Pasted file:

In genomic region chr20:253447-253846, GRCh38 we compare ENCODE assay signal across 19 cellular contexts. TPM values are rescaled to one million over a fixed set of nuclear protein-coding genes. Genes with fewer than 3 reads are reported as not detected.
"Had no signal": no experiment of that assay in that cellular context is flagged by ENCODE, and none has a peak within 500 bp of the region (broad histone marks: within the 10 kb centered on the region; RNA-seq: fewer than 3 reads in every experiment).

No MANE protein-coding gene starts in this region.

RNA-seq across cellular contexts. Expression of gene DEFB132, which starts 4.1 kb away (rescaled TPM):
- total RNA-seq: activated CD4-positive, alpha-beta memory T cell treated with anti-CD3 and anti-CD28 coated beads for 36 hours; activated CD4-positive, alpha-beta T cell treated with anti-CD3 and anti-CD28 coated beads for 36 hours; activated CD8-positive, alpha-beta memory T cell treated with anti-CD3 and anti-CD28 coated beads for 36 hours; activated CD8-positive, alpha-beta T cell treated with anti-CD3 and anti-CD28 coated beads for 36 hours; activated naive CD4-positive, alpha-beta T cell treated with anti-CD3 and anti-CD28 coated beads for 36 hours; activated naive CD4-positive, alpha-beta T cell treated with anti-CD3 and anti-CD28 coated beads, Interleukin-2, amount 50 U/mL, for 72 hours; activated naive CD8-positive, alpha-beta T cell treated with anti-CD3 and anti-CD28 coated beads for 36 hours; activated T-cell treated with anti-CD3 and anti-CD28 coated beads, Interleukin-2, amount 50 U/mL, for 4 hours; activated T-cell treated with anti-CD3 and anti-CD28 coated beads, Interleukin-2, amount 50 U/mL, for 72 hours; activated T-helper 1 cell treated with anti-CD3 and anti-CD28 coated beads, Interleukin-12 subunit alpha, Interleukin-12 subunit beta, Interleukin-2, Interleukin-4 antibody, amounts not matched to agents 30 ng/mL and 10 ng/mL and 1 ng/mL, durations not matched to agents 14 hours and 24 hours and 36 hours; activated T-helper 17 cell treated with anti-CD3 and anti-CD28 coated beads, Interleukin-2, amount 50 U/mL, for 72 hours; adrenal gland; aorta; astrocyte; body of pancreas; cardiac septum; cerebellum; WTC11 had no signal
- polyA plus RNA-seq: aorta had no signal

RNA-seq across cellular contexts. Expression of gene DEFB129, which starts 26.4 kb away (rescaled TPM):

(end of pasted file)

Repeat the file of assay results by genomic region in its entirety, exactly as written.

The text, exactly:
In genomic region chr20:253447-253846, GRCh38 we compare ENCODE assay signal across 19 cellular contexts. TPM values are rescaled to one million over a fixed set of nuclear protein-coding genes. Genes with fewer than 3 reads are reported as not detected.
"Had no signal": no experiment of that assay in that cellular context is flagged by ENCODE, and none has a peak within 500 bp of the region (broad histone marks: within the 10 kb centered on the region; RNA-seq: fewer than 3 reads in every experiment).

No MANE protein-coding gene starts in this region.

RNA-seq across cellular contexts. Expression of gene DEFB132, which starts 4.1 kb away (rescaled TPM):
- total RNA-seq: activated CD4-positive, alpha-beta memory T cell treated with anti-CD3 and anti-CD28 coated beads for 36 hours; activated CD4-positive, alpha-beta T cell treated with anti-CD3 and anti-CD28 coated beads for 36 hours; activated CD8-positive, alpha-beta memory T cell treated with anti-CD3 and anti-CD28 coated beads for 36 hours; activated CD8-positive, alpha-beta T cell treated with anti-CD3 and anti-CD28 coated beads for 36 hours; activated naive CD4-positive, alpha-beta T cell treated with anti-CD3 and anti-CD28 coated beads for 36 hours; activated naive CD4-positive, alpha-beta T cell treated with anti-CD3 and anti-CD28 coated beads, Interleukin-2, amount 50 U/mL, for 72 hours; activated naive CD8-positive, alpha-beta T cell treated with anti-CD3 and anti-CD28 coated beads for 36 hours; activated T-cell treated with anti-CD3 and anti-CD28 coated beads, Interleukin-2, amount 50 U/mL, for 4 hours; activated T-cell treated with anti-CD3 and anti-CD28 coated beads, Interleukin-2, amount 50 U/mL, for 72 hours; activated T-helper 1 cell treated with anti-CD3 and anti-CD28 coated beads, Interleukin-12 subunit alpha, Interleukin-12 subunit beta, Interleukin-2, Interleukin-4 antibody, amounts not matched to agents 30 ng/mL and 10 ng/mL and 1 ng/mL, durations not matched to agents 14 hours and 24 hours and 36 hours; activated T-helper 17 cell treated with anti-CD3 and anti-CD28 coated beads, Interleukin-2, amount 50 U/mL, for 72 hours; adrenal gland; aorta; astrocyte; body of pancreas; cardiac septum; cerebellum; WTC11 had no signal
- polyA plus RNA-seq: aorta had no signal

RNA-seq across cellular contexts. Expression of gene DEFB129, which starts 26.4 kb away (rescaled TPM):